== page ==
Built to Spill sound like a band out of time. I mean people just don’t make music like this anymore. And that’s not a sentimental statement, but more so an indictment of the current state of indie rock. To be fair, though, very few bands made music like BTS even when slightly spacey guitar rock was actually a thing. I heard a podcast recently where Ben Gibbard from Death Cab for Cutie admitted that he just completely ripped the beginning of his musical career straight from BTS and that their influence propelled his music to the extent he thought that the similarities would be so shamefully apparent that he’d be drummed out of music all together. I don’t hear it, honesty. Because Doug Martsch is a completely different singer and songwriter and the band’s completely different.
Though, funnily enough, I hear more of DCFC in their music now than I’d ever heard before. Maybe it’s the power of suggestion, or maybe it’s BTS reigning in some of the out-there- ness of their music and trying to write tighter poppier nuggets. Well, poppier nuggets filtered through that same Flaming Lips, Martian filter.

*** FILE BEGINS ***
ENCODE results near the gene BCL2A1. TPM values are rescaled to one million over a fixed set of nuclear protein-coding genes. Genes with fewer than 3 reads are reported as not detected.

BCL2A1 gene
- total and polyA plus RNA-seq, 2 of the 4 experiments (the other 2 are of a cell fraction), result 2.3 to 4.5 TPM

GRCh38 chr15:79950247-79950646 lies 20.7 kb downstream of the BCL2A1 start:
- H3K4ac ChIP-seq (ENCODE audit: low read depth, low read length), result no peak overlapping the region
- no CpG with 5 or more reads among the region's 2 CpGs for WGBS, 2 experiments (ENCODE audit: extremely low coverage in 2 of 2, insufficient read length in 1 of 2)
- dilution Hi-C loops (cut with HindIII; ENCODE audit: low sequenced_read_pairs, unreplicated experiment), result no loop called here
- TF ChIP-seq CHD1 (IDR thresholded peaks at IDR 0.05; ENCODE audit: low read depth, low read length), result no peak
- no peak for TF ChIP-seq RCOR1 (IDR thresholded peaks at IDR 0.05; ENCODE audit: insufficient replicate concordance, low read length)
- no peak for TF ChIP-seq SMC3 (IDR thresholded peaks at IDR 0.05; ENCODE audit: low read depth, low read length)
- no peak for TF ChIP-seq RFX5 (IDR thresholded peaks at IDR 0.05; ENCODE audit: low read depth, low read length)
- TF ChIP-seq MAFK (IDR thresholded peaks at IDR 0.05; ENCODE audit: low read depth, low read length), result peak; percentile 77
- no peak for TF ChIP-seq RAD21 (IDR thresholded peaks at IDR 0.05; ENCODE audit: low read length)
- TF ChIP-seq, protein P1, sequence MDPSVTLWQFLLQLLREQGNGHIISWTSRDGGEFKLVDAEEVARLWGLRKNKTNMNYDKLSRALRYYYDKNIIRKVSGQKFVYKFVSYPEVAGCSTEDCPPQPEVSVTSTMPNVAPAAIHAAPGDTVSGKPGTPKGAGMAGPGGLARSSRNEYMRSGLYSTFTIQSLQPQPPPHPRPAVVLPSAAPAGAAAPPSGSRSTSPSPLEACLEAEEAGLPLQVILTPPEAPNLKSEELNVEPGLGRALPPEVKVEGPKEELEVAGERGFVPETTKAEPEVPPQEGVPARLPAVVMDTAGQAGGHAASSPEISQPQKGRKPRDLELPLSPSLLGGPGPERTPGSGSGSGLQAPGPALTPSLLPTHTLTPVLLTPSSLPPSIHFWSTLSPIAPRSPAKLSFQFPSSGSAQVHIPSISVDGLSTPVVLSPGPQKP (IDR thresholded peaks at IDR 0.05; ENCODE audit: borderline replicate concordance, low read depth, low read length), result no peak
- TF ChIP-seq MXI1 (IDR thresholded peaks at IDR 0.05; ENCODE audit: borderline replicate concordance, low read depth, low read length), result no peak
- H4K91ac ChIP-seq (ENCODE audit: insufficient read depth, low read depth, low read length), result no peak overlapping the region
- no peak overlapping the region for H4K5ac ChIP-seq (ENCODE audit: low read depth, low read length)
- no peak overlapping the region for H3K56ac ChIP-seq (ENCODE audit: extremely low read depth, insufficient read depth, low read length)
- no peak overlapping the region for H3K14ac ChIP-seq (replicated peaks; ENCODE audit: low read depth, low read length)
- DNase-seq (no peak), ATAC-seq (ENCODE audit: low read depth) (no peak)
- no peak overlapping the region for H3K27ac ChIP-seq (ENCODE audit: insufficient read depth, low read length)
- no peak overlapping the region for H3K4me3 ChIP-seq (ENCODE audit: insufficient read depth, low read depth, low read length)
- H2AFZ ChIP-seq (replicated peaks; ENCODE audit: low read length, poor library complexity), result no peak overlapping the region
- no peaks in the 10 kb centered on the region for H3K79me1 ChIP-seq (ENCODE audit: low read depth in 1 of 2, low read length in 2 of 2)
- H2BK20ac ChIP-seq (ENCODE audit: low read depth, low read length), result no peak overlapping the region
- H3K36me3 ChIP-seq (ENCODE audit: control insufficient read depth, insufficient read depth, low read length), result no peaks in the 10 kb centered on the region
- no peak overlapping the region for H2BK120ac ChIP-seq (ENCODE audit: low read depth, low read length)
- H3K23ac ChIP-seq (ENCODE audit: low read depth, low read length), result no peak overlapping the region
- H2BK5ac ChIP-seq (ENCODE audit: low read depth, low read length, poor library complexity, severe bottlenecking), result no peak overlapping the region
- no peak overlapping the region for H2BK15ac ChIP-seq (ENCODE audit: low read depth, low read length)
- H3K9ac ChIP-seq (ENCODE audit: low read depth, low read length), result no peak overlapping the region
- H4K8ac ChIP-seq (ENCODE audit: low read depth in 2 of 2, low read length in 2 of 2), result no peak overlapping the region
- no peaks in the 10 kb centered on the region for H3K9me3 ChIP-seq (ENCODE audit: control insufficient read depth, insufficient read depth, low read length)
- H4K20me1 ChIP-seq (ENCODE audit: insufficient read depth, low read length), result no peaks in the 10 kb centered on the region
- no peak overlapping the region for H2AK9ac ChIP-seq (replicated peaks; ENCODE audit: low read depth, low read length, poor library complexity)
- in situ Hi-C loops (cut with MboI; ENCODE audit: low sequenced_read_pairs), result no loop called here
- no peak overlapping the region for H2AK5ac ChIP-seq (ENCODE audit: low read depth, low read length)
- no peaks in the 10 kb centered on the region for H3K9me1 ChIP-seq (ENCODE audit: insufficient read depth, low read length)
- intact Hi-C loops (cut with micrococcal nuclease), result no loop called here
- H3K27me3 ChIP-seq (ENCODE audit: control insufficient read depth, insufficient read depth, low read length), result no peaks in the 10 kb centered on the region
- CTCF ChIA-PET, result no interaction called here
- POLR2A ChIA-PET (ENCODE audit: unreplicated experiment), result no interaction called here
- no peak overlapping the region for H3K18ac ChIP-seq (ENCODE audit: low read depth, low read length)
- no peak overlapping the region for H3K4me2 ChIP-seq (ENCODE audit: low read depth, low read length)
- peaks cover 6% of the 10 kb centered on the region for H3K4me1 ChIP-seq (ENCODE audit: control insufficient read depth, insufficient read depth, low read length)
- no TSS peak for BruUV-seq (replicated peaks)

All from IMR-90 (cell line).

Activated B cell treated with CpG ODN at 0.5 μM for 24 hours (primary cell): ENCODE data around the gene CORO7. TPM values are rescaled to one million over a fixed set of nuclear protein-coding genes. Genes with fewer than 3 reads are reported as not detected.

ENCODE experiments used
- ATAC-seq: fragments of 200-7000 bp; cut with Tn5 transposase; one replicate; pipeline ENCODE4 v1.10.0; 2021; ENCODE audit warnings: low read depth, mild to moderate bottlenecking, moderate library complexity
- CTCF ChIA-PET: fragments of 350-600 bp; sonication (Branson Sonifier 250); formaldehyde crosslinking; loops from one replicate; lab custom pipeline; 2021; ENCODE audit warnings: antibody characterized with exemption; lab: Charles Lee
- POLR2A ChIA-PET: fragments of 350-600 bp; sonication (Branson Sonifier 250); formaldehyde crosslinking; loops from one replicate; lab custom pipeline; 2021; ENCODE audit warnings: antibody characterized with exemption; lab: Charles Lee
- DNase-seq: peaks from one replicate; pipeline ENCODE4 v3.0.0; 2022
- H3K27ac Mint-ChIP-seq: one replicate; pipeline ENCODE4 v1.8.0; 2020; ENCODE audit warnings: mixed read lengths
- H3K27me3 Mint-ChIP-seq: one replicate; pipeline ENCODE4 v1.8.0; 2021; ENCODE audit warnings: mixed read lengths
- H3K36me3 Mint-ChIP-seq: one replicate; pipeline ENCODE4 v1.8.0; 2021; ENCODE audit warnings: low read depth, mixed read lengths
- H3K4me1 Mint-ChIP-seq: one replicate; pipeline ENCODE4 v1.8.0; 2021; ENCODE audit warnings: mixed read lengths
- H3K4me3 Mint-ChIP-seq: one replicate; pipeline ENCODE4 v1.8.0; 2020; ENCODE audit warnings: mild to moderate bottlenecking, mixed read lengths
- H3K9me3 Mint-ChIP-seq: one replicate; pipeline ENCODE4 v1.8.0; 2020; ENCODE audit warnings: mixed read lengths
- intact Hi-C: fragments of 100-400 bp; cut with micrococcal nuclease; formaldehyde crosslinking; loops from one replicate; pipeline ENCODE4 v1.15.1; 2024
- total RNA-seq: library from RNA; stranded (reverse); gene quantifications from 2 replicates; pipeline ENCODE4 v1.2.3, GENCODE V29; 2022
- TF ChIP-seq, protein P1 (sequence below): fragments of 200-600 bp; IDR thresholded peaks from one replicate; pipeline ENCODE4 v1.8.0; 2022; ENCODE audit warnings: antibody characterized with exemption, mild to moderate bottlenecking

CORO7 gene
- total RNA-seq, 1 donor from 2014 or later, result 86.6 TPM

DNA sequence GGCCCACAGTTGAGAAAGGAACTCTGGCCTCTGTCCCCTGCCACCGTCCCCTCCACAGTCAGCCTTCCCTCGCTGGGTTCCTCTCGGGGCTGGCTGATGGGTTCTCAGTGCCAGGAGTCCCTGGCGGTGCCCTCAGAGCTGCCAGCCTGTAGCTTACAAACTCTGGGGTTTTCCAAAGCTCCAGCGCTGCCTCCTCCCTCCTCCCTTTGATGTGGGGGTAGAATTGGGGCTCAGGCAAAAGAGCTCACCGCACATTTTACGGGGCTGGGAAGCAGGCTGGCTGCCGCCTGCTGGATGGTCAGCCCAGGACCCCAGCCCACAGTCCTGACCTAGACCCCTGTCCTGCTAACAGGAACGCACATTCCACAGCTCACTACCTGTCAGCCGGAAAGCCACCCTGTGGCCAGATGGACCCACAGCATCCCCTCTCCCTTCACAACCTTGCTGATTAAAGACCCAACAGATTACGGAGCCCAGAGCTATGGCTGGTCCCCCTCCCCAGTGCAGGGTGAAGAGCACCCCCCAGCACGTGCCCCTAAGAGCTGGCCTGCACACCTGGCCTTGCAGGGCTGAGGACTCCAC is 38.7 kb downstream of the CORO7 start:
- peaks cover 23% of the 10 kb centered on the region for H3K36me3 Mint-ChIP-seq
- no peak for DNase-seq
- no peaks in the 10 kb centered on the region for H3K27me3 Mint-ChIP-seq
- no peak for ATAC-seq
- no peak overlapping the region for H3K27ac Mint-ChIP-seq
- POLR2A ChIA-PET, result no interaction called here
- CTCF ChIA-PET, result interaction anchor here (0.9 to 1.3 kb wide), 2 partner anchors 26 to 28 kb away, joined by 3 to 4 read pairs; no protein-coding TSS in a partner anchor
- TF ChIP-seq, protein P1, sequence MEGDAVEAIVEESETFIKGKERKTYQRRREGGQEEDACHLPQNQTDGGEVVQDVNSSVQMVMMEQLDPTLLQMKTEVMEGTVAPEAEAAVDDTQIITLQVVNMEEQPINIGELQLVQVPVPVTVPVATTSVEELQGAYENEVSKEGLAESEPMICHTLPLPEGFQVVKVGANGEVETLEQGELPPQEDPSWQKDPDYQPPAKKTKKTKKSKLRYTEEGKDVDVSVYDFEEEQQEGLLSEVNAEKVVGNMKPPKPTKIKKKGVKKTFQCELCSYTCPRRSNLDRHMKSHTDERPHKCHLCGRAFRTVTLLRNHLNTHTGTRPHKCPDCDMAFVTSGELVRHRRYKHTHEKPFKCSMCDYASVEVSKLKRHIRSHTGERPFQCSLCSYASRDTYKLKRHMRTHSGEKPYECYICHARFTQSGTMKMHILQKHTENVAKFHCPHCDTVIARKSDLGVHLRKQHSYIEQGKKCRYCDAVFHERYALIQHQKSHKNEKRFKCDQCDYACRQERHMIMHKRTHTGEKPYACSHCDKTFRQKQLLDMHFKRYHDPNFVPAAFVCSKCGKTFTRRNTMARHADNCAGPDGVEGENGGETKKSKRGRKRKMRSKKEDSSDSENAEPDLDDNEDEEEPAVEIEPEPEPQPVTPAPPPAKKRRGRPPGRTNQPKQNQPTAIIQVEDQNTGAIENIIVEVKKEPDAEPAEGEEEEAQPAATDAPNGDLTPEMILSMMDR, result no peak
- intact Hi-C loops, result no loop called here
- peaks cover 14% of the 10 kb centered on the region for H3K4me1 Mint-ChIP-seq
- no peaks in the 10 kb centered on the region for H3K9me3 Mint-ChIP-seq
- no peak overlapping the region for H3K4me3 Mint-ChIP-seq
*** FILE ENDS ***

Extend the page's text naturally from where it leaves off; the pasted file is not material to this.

This album is certainly less challenging than some of their others, but still complex, especially for this day and age when everything seems to be stripped down and skeletal in a very intentional way. It feels like nothing other than a BTS album, however, and employs some familiar feeling chord changes and guitar rips, but in its tunefulness is both throwbacky and modern. But like the way a perfectly restored, chromed out Vespa feels modern. It’s like everything around it has gone to practical and stunted, and along comes this thing that is unapologetically of an era where it was the new shit, but is now the reminder of what could have been had we kept the good times rolling.